Profile | Robert Parish, A Journey Over the Cuckoo’s Nest

At his age, he could play as a Sunday morning veteran. But he decided otherwise. The last vestige of the Celtics’ glorious era, member of the NBA’s most famous trio with Larry Bird and Kevin McHale, Robert Parish It was decided to head to Charlotte. We are in 1994.

At the age of 41, he was the oldest player in the NBA. In North Carolina, Bob is entering his 19th season. The secret to longevity? Several strict rules.

We start with a ban on red meat. “A lot of toxins.” Few known defects. And a very clear tendency to solitude. “I’ve never been social, Shreveport (Louisiana) admits citizen. Life in society tends to be tiring. » Another rule: never look back. “It’s useless. What happened has happened.”

Loyalty to Celtics

Born on August 30, 1953, the forty-year-old parishioner is still able to master the interlocutors that could be his children. Obviously, his long career consists of memorable moments (three NBA titles in 1981, 84 and 86) but also painful episodes. Like the tragic disappearance of Reggie Lewis, the victim of a heart attack while training in July 1993, at the age of 27.

“It was awful. Now, every time I walk onto the pitch, I think of Reggie. Even with him, the season has been tough. So without him…”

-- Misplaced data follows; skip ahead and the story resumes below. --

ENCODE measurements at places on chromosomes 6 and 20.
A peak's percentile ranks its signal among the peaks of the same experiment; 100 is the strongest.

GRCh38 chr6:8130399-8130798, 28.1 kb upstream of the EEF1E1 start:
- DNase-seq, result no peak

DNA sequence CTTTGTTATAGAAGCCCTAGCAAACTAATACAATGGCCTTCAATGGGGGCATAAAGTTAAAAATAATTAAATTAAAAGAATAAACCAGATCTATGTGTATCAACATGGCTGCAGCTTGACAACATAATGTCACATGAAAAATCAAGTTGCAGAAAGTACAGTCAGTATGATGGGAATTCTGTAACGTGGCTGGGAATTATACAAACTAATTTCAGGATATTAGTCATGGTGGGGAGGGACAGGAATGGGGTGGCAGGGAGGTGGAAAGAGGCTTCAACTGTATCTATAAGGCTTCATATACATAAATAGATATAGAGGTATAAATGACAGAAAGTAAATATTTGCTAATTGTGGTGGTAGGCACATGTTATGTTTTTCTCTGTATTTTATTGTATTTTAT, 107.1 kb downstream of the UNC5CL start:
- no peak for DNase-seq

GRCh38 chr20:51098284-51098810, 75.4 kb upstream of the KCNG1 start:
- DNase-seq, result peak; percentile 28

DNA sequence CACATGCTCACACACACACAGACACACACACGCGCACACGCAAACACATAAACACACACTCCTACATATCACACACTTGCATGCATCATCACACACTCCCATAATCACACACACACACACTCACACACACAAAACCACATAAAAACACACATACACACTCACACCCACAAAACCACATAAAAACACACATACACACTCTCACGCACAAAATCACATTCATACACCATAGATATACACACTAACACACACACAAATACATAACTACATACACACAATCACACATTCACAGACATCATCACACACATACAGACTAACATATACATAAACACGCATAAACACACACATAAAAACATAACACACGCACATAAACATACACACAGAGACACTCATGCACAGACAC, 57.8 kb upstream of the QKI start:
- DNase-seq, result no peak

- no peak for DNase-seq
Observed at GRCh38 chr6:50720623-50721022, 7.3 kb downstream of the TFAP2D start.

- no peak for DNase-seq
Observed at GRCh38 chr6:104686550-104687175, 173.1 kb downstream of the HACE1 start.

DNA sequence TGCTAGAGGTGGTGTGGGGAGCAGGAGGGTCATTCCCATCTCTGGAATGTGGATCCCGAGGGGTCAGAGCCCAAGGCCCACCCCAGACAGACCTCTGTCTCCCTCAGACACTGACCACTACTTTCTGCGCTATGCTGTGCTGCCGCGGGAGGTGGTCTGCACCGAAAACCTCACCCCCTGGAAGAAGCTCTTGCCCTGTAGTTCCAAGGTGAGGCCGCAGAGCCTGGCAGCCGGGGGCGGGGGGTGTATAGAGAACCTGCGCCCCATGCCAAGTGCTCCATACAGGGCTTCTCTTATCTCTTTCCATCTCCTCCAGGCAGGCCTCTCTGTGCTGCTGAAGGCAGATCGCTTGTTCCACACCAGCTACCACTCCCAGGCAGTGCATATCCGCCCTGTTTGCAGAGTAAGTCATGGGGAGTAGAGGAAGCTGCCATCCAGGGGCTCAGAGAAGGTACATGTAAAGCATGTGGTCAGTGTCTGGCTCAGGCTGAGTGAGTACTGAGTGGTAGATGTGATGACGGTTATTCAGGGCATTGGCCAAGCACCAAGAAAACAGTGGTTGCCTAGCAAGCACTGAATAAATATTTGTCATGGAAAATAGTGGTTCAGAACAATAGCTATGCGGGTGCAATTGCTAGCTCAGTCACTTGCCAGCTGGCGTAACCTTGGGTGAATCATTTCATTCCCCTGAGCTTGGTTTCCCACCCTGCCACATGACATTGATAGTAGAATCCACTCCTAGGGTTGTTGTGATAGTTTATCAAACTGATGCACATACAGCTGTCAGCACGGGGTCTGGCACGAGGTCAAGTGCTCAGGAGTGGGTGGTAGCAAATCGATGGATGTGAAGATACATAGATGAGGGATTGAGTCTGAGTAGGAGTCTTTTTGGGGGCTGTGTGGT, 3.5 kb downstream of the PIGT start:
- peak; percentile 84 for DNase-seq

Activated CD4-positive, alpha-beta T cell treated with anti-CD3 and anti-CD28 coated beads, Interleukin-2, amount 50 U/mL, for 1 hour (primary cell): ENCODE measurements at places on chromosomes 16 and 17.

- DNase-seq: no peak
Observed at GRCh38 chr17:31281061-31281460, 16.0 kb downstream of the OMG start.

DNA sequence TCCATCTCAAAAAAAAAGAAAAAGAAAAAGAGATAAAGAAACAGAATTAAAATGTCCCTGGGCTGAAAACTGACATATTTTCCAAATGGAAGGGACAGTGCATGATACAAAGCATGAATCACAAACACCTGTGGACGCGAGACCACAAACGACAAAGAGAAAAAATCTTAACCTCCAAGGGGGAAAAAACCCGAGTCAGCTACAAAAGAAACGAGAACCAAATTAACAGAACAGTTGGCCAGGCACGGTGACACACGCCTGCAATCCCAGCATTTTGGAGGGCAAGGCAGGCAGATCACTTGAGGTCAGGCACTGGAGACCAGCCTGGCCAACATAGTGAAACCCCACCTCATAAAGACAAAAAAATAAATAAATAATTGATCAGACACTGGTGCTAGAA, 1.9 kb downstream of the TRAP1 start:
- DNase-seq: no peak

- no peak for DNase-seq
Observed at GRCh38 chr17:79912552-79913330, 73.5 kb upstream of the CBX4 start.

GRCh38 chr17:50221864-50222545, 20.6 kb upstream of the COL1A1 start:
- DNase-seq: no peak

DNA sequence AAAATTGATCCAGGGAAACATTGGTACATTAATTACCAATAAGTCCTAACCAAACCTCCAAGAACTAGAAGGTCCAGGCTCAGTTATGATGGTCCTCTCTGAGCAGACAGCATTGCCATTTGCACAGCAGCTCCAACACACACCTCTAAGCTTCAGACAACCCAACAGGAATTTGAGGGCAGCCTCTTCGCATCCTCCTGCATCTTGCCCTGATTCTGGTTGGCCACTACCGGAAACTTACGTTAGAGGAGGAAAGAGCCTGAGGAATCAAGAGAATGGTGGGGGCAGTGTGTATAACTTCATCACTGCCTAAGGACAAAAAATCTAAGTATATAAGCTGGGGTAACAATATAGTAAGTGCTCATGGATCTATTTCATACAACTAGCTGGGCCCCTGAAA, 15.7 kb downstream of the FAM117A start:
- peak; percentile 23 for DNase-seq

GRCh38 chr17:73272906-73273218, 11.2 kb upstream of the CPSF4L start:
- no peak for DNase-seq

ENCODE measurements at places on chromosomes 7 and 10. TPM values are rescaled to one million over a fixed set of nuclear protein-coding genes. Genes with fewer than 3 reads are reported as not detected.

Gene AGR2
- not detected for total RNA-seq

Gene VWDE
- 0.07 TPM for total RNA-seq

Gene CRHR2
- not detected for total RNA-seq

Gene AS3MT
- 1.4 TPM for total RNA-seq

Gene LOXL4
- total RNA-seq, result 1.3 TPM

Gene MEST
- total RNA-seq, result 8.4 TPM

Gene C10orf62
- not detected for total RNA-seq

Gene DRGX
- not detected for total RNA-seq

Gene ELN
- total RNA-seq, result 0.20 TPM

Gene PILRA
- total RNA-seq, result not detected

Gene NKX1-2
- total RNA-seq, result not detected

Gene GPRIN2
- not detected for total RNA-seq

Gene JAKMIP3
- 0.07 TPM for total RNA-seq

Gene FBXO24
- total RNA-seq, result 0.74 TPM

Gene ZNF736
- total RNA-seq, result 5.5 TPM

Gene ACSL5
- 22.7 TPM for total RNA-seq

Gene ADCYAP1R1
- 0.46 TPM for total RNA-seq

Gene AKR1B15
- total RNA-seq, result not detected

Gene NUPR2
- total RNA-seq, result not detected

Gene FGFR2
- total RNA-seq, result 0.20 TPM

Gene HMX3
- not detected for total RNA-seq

The eighth pick for the 1976 draft could have left the Celtics at the time for a title-playing team. Show a certain loyalty to the club that gave him everything. “The Celtics have always been good and fair to me. I didn’t want to leave them in my shit.”

In the summer of 1994, the parish became a Hornet. “The Chief,” as Cedric Maxwell nicknames him in reference to Silent Chief Bromden, the Indian giant of “One Flew Over the Cuckoo’s Nest,” never laughed. His face is still closed. He looks sober in all circumstances. The parishioner rarely speaks, but he always does so wisely. Some in Shreveport remember a shy little boy, embarrassed by his centimeters. Little Parish can’t find pants that fit him. Her mother does extra odd jobs so she can make clothes for her. However, even with this size, he had to play basketball.

My biggest problem was the clumsiness. I was growing so fast that I didn’t have time to get used to my height. I bumped into everything. If I raise my arm, I touch a lamp. I knocked on a lot of things, and I tripped on the carpet. It was a disaster…”